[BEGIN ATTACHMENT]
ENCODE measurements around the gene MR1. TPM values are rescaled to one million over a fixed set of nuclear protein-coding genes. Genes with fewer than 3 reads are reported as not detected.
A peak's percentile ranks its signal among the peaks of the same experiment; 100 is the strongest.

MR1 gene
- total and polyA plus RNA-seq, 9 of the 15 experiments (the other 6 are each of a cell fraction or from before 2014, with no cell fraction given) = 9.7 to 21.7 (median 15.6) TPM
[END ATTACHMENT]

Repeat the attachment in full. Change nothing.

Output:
ENCODE measurements around the gene MR1. TPM values are rescaled to one million over a fixed set of nuclear protein-coding genes. Genes with fewer than 3 reads are reported as not detected.
A peak's percentile ranks its signal among the peaks of the same experiment; 100 is the strongest.

MR1 gene
- total and polyA plus RNA-seq, 9 of the 15 experiments (the other 6 are each of a cell fraction or from before 2014, with no cell fraction given) = 9.7 to 21.7 (median 15.6) TPM